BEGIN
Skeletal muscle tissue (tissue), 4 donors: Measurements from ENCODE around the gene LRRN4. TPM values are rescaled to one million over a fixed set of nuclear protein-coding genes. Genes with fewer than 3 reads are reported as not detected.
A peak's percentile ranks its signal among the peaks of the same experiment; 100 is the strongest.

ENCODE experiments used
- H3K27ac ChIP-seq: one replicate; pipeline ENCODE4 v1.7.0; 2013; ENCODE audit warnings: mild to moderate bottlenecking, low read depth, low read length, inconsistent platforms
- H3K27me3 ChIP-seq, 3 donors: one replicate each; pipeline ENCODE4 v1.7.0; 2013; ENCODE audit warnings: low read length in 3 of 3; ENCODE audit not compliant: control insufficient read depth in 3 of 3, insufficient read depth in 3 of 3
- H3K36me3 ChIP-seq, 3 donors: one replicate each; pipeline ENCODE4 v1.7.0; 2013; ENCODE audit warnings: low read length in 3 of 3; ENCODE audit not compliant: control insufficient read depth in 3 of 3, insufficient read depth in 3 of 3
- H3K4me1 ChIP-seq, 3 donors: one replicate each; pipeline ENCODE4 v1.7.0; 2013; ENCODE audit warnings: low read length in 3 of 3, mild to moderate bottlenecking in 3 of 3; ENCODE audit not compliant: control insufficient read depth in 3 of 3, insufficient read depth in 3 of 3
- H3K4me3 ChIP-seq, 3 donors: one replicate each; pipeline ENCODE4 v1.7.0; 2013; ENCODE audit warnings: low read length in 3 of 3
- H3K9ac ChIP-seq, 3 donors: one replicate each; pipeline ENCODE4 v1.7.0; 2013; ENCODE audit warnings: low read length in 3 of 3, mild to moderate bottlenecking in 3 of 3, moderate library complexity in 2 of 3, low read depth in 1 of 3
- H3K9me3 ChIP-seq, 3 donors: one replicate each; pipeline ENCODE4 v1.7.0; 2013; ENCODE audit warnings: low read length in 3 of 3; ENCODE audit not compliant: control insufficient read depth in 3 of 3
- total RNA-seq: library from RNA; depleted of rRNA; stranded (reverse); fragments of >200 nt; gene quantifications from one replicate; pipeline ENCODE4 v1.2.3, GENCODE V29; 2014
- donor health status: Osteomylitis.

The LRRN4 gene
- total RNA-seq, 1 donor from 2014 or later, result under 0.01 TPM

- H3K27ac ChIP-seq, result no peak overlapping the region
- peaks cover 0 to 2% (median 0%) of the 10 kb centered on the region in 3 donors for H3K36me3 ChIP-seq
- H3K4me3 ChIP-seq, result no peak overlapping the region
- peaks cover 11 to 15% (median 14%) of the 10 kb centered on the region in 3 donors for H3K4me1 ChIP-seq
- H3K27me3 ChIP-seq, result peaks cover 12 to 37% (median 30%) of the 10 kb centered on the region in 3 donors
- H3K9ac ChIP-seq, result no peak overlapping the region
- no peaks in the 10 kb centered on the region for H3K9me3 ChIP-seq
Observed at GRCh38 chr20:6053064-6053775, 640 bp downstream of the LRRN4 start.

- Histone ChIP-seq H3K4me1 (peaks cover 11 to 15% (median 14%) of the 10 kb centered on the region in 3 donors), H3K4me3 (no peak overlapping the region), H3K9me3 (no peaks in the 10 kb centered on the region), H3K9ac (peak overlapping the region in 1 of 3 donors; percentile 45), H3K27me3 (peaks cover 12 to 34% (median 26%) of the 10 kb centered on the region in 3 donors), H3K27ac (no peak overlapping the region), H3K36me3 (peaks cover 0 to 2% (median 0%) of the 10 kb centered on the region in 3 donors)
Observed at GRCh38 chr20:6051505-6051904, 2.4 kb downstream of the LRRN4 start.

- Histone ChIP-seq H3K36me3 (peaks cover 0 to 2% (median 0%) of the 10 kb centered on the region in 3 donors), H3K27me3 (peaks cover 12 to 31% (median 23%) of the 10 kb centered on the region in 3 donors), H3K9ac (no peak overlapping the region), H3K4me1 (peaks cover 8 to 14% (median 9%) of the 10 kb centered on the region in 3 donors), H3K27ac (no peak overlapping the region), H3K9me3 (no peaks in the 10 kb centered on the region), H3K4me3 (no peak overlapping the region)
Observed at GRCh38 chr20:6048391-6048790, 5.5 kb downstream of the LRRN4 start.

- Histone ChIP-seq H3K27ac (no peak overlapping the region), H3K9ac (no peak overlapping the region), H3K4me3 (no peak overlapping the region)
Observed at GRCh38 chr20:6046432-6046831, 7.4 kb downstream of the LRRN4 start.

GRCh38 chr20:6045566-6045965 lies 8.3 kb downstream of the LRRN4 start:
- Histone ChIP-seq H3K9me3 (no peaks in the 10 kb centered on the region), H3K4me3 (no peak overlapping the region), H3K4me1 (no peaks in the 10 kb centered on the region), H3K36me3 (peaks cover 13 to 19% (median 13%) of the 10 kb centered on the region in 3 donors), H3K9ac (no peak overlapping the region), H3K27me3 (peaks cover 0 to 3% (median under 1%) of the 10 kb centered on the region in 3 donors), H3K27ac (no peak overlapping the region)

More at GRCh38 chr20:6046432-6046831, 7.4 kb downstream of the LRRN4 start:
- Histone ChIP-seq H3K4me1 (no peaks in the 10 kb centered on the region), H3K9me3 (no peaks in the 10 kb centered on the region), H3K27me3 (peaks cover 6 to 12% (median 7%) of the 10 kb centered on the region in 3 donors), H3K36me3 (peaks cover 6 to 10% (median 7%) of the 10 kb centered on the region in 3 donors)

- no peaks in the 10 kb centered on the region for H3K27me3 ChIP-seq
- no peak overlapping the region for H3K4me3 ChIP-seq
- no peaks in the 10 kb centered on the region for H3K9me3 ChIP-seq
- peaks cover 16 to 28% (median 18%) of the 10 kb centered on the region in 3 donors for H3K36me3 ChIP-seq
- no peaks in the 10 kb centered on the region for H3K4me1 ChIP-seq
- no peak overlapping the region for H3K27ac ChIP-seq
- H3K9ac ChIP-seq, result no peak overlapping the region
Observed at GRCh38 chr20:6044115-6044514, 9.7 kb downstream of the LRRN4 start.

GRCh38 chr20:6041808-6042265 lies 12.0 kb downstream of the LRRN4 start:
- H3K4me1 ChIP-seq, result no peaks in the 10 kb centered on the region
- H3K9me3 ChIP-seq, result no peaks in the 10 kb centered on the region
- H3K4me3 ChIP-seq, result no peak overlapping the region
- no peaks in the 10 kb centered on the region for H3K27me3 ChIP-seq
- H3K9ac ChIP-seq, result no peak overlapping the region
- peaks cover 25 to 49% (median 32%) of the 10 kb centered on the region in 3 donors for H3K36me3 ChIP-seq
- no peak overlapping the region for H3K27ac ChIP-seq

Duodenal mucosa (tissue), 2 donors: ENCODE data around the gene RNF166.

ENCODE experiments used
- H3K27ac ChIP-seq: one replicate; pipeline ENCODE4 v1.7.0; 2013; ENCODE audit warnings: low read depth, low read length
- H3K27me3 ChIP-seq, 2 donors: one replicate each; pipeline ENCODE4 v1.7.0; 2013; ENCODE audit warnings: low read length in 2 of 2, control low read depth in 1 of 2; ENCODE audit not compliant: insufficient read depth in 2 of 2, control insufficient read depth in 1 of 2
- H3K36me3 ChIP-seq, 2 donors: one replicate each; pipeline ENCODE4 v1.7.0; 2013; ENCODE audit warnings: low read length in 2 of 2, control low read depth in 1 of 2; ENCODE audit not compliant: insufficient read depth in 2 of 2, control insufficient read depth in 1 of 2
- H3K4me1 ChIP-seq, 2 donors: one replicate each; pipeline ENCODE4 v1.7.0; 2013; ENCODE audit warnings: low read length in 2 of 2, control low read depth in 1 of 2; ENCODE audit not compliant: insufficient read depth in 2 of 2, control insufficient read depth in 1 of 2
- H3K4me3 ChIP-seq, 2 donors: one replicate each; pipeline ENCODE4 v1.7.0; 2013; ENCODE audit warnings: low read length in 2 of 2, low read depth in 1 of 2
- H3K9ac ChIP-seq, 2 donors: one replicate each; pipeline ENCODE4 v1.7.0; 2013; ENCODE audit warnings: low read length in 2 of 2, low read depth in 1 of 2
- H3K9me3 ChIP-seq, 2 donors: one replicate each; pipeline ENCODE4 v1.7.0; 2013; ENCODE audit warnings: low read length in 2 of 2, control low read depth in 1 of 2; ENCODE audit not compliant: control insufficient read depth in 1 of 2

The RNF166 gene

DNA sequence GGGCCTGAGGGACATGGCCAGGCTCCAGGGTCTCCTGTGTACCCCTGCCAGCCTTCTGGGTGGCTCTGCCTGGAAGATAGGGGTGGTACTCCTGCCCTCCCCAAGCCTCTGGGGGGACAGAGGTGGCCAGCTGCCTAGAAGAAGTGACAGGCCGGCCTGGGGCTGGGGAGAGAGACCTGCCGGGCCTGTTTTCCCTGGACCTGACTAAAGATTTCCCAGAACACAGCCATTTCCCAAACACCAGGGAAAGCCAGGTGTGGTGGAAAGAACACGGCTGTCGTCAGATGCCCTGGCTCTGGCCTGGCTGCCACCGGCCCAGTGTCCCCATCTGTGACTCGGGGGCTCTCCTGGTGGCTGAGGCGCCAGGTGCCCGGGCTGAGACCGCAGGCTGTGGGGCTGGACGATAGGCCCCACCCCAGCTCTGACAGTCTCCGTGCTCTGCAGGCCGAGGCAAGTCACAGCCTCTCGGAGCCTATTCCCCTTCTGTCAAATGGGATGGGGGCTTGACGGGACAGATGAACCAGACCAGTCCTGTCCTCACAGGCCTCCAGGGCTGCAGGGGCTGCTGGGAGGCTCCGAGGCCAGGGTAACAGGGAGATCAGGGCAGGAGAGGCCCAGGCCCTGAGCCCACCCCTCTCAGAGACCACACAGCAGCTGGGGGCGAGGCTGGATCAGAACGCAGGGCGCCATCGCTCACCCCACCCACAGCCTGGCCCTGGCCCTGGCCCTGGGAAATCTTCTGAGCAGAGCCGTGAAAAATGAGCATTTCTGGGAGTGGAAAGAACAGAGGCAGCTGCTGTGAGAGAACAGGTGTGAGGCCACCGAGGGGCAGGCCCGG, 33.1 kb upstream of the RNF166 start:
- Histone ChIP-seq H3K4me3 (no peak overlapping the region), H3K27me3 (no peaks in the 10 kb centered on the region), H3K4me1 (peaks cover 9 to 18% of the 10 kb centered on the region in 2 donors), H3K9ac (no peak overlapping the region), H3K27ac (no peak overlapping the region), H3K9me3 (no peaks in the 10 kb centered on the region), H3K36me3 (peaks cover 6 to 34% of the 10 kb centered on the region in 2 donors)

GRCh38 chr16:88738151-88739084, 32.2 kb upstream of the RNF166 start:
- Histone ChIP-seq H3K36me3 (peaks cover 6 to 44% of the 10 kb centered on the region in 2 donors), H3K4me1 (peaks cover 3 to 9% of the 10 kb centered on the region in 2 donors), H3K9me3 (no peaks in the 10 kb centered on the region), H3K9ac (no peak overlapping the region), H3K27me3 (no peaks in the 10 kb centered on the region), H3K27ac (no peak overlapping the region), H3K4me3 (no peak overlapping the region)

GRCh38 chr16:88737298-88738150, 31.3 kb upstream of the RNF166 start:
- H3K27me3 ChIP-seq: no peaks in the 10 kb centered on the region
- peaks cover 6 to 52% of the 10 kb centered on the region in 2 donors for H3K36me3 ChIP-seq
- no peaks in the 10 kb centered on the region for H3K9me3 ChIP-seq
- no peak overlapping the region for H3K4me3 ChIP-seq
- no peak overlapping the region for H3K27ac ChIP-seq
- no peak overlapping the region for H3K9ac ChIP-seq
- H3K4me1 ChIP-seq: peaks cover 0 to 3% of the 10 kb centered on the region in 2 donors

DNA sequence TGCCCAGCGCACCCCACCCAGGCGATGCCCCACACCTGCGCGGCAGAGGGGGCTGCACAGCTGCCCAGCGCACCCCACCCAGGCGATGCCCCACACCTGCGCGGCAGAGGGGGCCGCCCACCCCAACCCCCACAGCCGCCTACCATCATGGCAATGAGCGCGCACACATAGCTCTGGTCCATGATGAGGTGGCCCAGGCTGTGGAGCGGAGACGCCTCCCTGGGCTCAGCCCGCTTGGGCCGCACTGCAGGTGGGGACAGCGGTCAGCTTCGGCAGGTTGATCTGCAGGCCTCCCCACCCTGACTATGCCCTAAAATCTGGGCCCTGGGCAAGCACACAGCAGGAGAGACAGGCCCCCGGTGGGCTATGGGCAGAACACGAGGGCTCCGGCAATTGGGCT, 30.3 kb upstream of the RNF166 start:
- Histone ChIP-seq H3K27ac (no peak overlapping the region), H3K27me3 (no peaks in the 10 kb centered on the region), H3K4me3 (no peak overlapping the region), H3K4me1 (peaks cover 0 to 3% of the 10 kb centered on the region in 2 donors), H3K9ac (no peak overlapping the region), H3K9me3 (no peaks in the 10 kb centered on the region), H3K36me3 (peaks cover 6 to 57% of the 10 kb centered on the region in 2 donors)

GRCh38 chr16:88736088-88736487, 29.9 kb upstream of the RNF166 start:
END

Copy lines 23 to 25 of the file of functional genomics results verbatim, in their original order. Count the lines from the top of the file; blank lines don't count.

- Histone ChIP-seq H3K4me1 (peaks cover 11 to 15% (median 14%) of the 10 kb centered on the region in 3 donors), H3K4me3 (no peak overlapping the region), H3K9me3 (no peaks in the 10 kb centered on the region), H3K9ac (peak overlapping the region in 1 of 3 donors; percentile 45), H3K27me3 (peaks cover 12 to 34% (median 26%) of the 10 kb centered on the region in 3 donors), H3K27ac (no peak overlapping the region), H3K36me3 (peaks cover 0 to 2% (median 0%) of the 10 kb centered on the region in 3 donors)
Observed at GRCh38 chr20:6051505-6051904, 2.4 kb downstream of the LRRN4 start.

- Histone ChIP-seq H3K36me3 (peaks cover 0 to 2% (median 0%) of the 10 kb centered on the region in 3 donors), H3K27me3 (peaks cover 12 to 31% (median 23%) of the 10 kb centered on the region in 3 donors), H3K9ac (no peak overlapping the region), H3K4me1 (peaks cover 8 to 14% (median 9%) of the 10 kb centered on the region in 3 donors), H3K27ac (no peak overlapping the region), H3K9me3 (no peaks in the 10 kb centered on the region), H3K4me3 (no peak overlapping the region)